We are suggesting simply going one step further—requiring the relevant authorities, both here and in the EU, to establish a system up front from the start. It does not say what that system should be; it does not require the other party to accept qualifications. It just says that there should be a system. It is trying to get to the end point that is in the Canada agreement at the start. It is trying to say, “Let’s not spend ages working out the framework agreement for establishing the qualifications. Let’s do that from the start and focus on the actual mutual recognition process”. It is an attempt to accelerate what is there but not change the fundamental nature of it.
Baroness Donaghy: How would you react to Mr Barnier’s indication that we are seeking favourable market access conditions for UK professionals?
David Frost: I would say that that is what a free trade agreement is about. It is about establishing favourable market access for both sides. There are plenty of professionals who come to the UK for whom this would also be of benefit. We do not think there is anything wrong with that. That is what these agreements are designed to do. If the EU does not want to do it in this way, we will have to find some other way of doing it that will be more like the Canada agreement, but we make no apologies for putting it forward. It seems perfectly reasonable that we should be trying to improve market access. It is not at all like being in the single market, where you have a single set of rules policed by a set of institutions and no choice about how you operate them.
Q10 Lord Lamont of Lerwick: Good afternoon to you both. Mr Gove, how much progress has been made on the financial services negotiation, particularly the equivalence assessment, which should have been easy and should be made by the end of June?
Michael Gove: You are absolutely right; it should be relatively straightforward. It is a process for the EU, but given its skills and the knowledge it has acquired of our financial services sector I would have hoped, as I indicated earlier, that adequacy would have been granted. David can say more about the smoke signals that have emanated from the negotiations. The negotiations are about the future. This is about whether we pass a particular test now.
David Frost: On equivalence, the process has begun and the Treasury is in regular contact with the Commission about all this. Some pretty hefty documents have been exchanged by way of questionnaires, which is a little surprising in a way, since the EU knows our system perfectly well, and knows what directives we are abiding by and how we do it, but there we are. We go through the process and it is constructive. We do not see why this needs to take a long time, but we are in the EU's hands as to how long it takes. We are conducting our own assessment of the EU’s equivalence to us on the same timescale, so that is where we are. It is constructive, but there is a way to go yet before we get a decision.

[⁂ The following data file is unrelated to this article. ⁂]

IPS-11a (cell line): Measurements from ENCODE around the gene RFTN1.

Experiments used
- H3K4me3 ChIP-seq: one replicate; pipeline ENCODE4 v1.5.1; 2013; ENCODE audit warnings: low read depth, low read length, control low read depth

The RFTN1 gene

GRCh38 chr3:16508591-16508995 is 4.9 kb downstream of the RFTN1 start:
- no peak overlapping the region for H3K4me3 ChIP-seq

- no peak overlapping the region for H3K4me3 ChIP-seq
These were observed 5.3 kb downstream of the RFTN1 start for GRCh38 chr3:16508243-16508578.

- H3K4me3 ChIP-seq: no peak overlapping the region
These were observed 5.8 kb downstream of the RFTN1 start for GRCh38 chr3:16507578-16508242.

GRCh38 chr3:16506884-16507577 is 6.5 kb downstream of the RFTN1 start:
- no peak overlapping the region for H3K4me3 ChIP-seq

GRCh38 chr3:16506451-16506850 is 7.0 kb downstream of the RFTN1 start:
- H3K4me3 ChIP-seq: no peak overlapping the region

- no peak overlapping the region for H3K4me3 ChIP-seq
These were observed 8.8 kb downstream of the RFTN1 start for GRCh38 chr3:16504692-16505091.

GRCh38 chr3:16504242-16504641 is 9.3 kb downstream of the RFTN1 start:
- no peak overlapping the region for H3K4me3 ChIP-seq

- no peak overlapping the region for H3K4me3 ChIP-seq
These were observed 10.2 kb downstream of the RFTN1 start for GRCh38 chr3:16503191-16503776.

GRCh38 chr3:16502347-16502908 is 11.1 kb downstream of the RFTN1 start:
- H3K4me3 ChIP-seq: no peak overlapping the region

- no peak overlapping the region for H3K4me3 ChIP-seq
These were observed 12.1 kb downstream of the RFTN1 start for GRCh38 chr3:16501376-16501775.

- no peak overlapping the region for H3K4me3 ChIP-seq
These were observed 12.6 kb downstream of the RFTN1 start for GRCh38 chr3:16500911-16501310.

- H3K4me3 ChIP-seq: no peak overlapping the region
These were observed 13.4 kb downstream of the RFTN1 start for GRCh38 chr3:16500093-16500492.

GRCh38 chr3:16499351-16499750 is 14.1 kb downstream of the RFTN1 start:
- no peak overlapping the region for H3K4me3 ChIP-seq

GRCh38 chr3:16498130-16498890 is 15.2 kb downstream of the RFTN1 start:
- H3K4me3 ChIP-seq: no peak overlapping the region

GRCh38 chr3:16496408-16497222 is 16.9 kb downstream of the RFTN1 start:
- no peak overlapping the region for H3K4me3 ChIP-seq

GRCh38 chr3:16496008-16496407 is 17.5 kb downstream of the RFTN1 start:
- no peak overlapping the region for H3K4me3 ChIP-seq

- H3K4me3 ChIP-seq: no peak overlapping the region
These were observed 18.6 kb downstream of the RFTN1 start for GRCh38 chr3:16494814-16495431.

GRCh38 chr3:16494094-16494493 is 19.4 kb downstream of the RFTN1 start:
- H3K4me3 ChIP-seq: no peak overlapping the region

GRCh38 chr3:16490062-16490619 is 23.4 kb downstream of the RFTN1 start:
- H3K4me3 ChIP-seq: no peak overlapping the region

Lord Lamont of Lerwick: Mr Gove, how important do you think an agreement is for the financial services sector? How easy would it find it to operate with no agreement at all? Are there any parts of the financial services sector that would be particularly vulnerable?
Michael Gove: Some sectors would be more affected and some would be significantly less affected. I am no expert on financial services, but if we look at everything—the broad retail and wholesale banking sector—there are some areas where the capacity to sell services into the EU would be affected. It is important to look at the UK financial services sector in the round. There are several things.
First, there is a concentration of expertise, not just in financial services but in the business services that support it—legal, accountancy and otherwise. Secondly, there are few places in the world where you have such a deep and broad capital market. As I think I have mentioned in the past, if the EU deliberately chose to raise the barrier on access for our financial services to its market, the losers would be investors in equities in EU companies, who would not be able to get the very best price for any transaction that they wanted. It would be another example of potential self-harm on the EU’s part.
That potential self-harm might have an impact on certain parts of our own financial services sector, but some parts of our financial services sector, some funds and so on, will be completely unaffected. More broadly, as we have seen in the past, some EU rules, such as on bonuses, have been designed by other finance ministries in the EU specifically to cause problems for our financial sector. Outside the EU, we will not be exposed to those risks.